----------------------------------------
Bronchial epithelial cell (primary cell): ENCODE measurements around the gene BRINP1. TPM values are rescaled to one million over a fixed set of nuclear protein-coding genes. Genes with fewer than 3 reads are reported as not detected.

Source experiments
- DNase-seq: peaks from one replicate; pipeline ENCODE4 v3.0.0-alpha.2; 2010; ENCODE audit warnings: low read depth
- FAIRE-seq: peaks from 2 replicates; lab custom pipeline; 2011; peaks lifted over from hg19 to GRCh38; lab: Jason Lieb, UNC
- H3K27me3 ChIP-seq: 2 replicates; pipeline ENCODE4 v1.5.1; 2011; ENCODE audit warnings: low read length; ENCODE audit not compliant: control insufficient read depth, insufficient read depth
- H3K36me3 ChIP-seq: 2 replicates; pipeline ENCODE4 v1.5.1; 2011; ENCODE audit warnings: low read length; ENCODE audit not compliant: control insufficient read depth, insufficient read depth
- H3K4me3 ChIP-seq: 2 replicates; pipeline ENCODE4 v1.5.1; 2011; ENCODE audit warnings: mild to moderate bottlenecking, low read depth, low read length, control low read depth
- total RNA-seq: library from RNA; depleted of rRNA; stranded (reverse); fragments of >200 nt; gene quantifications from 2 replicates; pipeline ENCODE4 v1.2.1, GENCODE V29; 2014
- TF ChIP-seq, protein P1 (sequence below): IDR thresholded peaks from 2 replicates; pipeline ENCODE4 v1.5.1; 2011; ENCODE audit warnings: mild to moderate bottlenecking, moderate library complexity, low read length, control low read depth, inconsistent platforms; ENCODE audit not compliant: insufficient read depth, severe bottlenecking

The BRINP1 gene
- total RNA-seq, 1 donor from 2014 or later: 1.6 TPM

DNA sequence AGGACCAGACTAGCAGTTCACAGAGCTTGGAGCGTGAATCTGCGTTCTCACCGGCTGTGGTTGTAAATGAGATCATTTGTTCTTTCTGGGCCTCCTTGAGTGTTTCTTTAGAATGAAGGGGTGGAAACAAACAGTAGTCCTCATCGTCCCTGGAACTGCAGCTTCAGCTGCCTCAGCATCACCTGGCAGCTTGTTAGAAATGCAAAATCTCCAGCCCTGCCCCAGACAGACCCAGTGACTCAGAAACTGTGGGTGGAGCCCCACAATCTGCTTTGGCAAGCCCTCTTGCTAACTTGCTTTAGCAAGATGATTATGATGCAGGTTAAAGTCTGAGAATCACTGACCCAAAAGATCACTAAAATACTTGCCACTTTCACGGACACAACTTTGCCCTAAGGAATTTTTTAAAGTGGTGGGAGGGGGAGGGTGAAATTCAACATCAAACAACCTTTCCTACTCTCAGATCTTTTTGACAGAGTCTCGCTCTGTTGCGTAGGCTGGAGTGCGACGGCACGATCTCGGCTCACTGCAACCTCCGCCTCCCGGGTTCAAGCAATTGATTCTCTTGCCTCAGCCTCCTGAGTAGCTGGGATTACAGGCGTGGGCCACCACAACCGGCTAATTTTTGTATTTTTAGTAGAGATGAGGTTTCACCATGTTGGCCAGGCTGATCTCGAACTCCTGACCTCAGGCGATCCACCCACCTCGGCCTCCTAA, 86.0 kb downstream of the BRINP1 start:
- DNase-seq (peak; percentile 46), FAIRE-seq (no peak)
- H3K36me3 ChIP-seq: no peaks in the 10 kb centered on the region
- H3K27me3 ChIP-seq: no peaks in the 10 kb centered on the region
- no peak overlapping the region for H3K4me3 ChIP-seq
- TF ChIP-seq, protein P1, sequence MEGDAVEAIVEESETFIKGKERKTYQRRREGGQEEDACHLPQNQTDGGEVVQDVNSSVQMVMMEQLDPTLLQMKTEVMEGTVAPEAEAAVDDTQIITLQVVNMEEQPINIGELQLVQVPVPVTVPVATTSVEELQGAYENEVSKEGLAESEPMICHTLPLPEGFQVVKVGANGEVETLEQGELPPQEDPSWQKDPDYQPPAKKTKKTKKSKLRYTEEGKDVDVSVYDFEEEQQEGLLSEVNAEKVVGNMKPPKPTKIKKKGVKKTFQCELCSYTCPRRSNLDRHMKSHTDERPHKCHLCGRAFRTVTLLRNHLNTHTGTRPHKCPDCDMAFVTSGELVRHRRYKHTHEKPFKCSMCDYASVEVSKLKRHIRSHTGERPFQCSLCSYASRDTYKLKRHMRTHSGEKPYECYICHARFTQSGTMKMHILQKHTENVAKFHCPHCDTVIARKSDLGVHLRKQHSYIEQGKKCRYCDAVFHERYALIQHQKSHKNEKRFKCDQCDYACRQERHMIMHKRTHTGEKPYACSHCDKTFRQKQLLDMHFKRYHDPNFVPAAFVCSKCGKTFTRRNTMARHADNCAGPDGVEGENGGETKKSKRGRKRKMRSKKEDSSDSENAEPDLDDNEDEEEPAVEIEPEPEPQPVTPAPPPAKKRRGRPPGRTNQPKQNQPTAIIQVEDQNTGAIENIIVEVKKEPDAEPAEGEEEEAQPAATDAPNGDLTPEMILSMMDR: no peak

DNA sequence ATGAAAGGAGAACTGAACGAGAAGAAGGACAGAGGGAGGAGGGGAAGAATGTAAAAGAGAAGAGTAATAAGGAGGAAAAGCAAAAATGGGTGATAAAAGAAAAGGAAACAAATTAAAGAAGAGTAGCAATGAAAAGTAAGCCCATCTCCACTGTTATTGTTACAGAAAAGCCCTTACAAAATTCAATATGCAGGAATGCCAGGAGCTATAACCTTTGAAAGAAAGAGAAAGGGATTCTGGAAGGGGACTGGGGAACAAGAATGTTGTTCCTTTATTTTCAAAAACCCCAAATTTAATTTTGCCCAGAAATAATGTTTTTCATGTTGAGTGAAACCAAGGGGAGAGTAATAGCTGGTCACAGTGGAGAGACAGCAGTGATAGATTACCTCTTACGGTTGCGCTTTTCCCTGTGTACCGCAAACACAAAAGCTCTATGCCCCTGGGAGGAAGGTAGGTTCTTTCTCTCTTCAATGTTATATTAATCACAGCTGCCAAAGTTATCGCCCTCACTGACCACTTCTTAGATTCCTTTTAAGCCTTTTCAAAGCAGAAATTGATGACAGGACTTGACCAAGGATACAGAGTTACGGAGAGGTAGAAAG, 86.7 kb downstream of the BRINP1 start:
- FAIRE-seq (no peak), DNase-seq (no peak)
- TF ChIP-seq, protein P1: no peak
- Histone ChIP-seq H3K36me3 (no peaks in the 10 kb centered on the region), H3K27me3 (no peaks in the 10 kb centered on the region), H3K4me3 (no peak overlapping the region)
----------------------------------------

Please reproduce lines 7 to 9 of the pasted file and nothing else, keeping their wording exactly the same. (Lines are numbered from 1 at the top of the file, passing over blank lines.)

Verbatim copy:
- H3K4me3 ChIP-seq: 2 replicates; pipeline ENCODE4 v1.5.1; 2011; ENCODE audit warnings: mild to moderate bottlenecking, low read depth, low read length, control low read depth
- total RNA-seq: library from RNA; depleted of rRNA; stranded (reverse); fragments of >200 nt; gene quantifications from 2 replicates; pipeline ENCODE4 v1.2.1, GENCODE V29; 2014
- TF ChIP-seq, protein P1 (sequence below): IDR thresholded peaks from 2 replicates; pipeline ENCODE4 v1.5.1; 2011; ENCODE audit warnings: mild to moderate bottlenecking, moderate library complexity, low read length, control low read depth, inconsistent platforms; ENCODE audit not compliant: insufficient read depth, severe bottlenecking